Maintaining the water quality in your turtle’s habitat goes a long way. Take our atmosphere for example, without having fresh air, we would not be able to survive properly. The same goes for turtles in their tanks! If you are adept at keeping fish, it might be a bit easier for you to come to grips with all the things necessary, but keeping a turtle habitat safe is a bit tricky to learn. However, we are here to help you with that, and sooner rather than later, your turtle will have a clean and fresh environment to grow up in.
There are a few different factors that come into play when keeping your turtle habitat clean, and it is good to know why these factors help so much. Let’s look into them!
Using A Big Tank
Turtles are messy creatures by nature, and using a big tank to keep them in, is the first step to having a clean habitat. They will excrete quite a bit, and a small tank will easily get swept up in this mess, making them dirtier faster. Not to mention, aquatic turtles tend to swim a lot, making a small tank for them quite uncomfortable. It will also deprive them of the very necessary exercise they need in order to stay fit and healthy.
Just as with every tank, you need to take care of the nitrogen cycle, which involves the breaking down of ammonia. While it is produced in every aquatic tank, a turtle produces more ammonia in general (feces being one example). So, having a larger tank will allow for more space for biological filtration to occur. Biological filtration is also helped by canister filters, which can be very useful for tanks, so it is good to do research on them as well.
Now, you do not want to just get a huge tank for your turtle without understanding the entirety of its needs. So, how do you do that? With the help of ‘the rule of shell’, which is derived from ‘the rule of thumb’. This rule basically determines that for every inch of upper shell (carapace) a turtle has, you add 10 gallons of water into the capacity of your tank. So, for a 3 inch carapace for your turtle, you would be recommended to get at least a 30 gallon tank.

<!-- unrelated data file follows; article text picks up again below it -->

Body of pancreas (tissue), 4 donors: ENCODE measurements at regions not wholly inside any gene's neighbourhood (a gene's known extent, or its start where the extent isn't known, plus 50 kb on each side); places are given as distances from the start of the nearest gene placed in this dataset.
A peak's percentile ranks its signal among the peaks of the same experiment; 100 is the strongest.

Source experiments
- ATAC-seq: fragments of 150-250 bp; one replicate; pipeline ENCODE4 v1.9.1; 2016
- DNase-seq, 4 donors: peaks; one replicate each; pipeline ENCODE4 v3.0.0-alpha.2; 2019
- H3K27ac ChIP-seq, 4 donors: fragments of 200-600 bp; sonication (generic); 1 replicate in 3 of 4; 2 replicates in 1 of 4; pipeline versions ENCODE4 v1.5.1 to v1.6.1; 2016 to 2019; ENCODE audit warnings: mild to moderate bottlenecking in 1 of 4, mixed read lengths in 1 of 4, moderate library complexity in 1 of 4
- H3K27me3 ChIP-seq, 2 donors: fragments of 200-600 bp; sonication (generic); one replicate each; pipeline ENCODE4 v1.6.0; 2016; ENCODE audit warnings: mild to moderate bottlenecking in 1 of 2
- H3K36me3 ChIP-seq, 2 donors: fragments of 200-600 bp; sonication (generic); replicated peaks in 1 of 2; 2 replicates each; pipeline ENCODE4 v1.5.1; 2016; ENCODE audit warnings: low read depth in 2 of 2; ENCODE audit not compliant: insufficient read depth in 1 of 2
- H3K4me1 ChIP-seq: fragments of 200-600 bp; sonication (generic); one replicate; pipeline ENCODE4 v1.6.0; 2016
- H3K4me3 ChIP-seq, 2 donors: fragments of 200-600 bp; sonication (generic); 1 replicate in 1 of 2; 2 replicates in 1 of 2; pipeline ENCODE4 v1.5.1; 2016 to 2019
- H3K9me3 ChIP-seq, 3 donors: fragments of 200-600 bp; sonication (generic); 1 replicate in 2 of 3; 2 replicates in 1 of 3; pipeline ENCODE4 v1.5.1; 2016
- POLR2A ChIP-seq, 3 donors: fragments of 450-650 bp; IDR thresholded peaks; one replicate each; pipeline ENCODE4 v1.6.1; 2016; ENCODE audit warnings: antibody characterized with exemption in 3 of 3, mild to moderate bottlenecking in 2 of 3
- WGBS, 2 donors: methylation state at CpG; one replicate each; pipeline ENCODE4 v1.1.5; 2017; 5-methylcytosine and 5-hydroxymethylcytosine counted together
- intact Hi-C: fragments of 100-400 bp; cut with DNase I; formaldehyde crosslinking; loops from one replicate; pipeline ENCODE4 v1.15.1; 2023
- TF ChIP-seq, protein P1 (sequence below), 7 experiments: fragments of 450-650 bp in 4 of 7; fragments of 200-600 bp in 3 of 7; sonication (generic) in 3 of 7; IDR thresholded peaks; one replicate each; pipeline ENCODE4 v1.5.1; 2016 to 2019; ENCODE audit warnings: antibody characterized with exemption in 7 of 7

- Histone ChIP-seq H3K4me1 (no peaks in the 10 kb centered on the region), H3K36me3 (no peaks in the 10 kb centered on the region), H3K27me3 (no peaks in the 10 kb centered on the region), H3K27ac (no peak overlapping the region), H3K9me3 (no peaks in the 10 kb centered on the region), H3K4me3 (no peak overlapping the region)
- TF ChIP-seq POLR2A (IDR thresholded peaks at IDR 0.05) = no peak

Removing Leftovers & Debris
Turtles won’t always finish all their food, or you may just have given them a little extra at some point. However, it is always a good idea to clean up the additional food particles or debris you may find in your turtle’s tank, before they become broken down into ammonia, causing more harm to your turtle habitat.
An easy way to clean your tank of these debris and food particles is by using a net to grab them as they float around. This shouldn’t be too hard to do, and that is why you should always look to doing this.
Aquariums also need to have water changes done, which can be a good time to feed your fish as well. We will describe it better in a following point, but the water that is removed from the tank can be used to harbor your turtles for a bit, providing you with an easy spot to feed them. However, do not hold off on feeding them to do this, just do this if it aligns with your periodic cleaning.
Cleaning by Vacuuming
Any aquarium requires the occasional vacuuming, and turtle habitats require it even more so. This is mainly because most aquariums use substrates, which are laid out at the bottom of the tank. The substrate’s job is to hold a lot of debris and suck in problematic substances from the water. That is why, it is best to use a vacuum cleaner to ensure you get it clean before proceeding to do anything else.
A tip for when you are trying to vacuum your turtle tank is to never start a siphon vacuum with your mouth. Turtle tanks, or any tank in particular can contain a multitude of bacteria that can cause harmful diseases, and using your mouth is providing an easy transfer for them.